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What the plated bullets are is essentially just a soft swaged lead bullet with a very thin copper plate. ..they will not allow you to push to high velocities without the worry of bore leading. With just a little chemistry knowledge you can actually make plated bullets like the Ranier and others. Stick with lower velocity loads. I have plated hard cast lead bullets in the past. Not hard work and they do make pretty...but just another bit of work that is not necessary. I had some plated bullets given to me for the 45-70 and found they were only marginally more accurate in my Microgroove rifle than cast lead
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Old 06-09-2011, 01:03 PM
Mr. 16 gauge Mr. 16 gauge is offline
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Quote:
What is the difference, functionally that is, between plated bullets like the Raniers and Berrys vs. jacketed bullets
I believe the idea is that you can theoretically drive the cast bullets faster (or as fast) as the jacketed w/o leading.
I only used plated bullets once, and the results were less than successful; I doubt if I will ever use them again. I just cast my own and heat treat the bullets; that in and of itself helps reduce leading alot. To be fair, the plating job didn't appear to be the best (some 160 grain SWC .358 bullets).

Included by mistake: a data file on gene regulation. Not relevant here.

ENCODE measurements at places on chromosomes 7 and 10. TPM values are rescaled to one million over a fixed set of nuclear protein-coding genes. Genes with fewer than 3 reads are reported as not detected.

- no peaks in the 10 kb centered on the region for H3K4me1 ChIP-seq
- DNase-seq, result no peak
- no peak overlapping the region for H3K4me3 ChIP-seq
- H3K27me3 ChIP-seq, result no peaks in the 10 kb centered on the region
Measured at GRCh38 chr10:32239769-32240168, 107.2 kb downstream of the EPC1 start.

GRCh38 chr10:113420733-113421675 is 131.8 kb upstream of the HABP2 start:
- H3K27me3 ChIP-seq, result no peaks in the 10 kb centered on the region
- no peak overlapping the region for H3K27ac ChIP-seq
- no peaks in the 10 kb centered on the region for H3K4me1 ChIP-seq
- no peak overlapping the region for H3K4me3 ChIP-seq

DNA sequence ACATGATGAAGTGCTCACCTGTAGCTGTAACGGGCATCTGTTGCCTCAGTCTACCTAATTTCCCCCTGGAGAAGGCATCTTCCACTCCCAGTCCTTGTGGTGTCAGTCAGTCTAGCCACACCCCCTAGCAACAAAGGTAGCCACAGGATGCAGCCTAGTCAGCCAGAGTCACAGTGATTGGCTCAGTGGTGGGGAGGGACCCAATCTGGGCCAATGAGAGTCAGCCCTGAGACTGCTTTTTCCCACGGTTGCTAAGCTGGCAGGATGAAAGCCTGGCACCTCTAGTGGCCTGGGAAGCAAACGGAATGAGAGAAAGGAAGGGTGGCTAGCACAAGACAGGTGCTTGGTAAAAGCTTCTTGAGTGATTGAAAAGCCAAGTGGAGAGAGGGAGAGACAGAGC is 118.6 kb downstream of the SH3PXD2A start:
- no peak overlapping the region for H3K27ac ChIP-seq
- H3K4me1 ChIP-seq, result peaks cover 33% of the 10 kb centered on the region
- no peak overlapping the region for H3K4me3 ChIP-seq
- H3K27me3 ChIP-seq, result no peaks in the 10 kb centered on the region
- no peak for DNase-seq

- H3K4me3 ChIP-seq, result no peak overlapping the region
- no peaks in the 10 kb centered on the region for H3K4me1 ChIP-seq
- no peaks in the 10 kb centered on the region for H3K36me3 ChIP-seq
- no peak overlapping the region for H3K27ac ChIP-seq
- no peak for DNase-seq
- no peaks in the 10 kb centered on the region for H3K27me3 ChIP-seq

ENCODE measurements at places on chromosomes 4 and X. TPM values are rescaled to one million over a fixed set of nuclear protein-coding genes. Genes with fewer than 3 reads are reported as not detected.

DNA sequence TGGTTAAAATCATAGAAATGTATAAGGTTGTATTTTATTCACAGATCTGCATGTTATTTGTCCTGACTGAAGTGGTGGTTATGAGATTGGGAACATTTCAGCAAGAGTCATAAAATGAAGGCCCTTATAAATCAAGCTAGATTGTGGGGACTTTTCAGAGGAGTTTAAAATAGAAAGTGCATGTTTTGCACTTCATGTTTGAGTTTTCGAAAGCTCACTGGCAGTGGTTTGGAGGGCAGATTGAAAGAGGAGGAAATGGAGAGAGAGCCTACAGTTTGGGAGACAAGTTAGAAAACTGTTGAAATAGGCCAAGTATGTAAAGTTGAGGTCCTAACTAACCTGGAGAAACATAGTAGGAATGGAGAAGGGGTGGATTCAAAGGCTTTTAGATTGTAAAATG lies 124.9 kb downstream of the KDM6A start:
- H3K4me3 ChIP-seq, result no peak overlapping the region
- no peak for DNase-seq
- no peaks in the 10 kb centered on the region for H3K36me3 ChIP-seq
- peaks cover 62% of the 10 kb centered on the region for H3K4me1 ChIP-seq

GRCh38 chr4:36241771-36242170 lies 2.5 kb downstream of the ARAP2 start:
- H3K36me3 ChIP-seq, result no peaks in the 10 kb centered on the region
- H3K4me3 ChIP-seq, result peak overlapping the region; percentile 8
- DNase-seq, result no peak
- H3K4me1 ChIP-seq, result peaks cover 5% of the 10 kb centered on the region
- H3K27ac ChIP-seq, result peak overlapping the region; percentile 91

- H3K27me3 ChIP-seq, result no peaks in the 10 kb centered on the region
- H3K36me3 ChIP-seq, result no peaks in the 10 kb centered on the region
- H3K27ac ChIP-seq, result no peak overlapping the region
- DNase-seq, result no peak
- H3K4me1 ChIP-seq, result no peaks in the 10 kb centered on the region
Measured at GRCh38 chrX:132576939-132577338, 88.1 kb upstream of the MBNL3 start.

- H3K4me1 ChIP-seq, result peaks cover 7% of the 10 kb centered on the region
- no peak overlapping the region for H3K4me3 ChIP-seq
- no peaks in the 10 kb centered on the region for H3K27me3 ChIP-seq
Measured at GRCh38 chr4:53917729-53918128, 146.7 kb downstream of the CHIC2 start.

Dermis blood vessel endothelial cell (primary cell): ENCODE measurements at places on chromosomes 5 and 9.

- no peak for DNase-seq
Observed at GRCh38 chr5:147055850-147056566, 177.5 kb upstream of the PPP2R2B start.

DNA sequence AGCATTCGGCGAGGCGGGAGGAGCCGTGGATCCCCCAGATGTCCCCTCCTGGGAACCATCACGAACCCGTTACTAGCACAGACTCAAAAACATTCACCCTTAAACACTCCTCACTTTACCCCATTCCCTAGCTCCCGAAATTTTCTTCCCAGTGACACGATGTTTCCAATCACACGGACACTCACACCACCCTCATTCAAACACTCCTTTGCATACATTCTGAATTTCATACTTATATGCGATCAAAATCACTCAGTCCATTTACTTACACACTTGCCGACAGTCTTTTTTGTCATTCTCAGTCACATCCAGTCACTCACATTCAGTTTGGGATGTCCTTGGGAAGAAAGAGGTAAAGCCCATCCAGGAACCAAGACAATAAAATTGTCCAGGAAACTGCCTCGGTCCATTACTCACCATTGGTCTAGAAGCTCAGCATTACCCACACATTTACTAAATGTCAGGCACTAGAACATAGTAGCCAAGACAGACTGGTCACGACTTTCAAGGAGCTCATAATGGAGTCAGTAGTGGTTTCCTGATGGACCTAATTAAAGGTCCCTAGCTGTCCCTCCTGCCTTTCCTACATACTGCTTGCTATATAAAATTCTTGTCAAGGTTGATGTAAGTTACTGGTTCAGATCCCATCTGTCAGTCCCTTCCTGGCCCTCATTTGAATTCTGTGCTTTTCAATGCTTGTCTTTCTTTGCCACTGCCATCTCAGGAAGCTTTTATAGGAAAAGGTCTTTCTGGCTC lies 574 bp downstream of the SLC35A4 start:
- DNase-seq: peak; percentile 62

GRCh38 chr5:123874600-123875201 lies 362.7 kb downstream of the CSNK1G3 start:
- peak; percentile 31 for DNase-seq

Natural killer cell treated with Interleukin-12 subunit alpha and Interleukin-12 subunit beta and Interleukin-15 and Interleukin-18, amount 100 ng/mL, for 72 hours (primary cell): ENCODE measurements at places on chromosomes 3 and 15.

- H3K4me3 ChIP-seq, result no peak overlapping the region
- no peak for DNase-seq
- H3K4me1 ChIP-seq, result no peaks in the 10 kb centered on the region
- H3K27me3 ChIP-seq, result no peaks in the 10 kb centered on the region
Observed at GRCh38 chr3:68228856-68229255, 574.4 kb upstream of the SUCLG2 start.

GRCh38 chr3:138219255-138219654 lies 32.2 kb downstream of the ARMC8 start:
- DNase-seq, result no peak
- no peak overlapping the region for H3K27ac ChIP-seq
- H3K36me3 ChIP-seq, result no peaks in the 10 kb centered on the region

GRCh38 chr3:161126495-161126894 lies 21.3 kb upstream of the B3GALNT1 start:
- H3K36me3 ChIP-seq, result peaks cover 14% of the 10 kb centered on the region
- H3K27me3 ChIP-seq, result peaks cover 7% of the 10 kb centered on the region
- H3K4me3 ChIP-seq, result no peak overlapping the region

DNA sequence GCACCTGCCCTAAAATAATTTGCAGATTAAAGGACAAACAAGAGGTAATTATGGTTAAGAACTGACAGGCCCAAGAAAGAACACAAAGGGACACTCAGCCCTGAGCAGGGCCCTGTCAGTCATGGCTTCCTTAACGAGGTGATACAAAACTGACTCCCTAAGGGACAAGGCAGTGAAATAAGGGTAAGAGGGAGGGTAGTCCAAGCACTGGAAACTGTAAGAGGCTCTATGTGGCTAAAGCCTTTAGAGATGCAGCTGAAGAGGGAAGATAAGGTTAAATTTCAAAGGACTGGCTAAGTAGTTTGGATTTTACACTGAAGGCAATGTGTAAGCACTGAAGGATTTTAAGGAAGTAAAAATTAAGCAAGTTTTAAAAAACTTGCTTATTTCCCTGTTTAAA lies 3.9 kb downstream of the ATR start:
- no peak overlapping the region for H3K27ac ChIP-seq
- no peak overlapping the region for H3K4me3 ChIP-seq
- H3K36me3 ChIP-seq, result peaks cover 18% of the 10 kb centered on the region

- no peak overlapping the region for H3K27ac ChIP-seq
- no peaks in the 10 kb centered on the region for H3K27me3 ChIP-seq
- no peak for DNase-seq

My suggestion would be to try a small amount initially and see if that gets you where you need to be.....if not, maybe look at buying some gas checked bullets or go to the jacketed. I must say that over the years I have gone to pretty much lead bullets (that I cast myself) for 50% to 90% of my shooting (depending on caliber & cartridge) and they have worked just fine.
As far as loading, for plated bullets I would start with standard lead bullet data and go up in small increments from there. I think your biggest issue will be with leading & accuracy, not so much with pressure.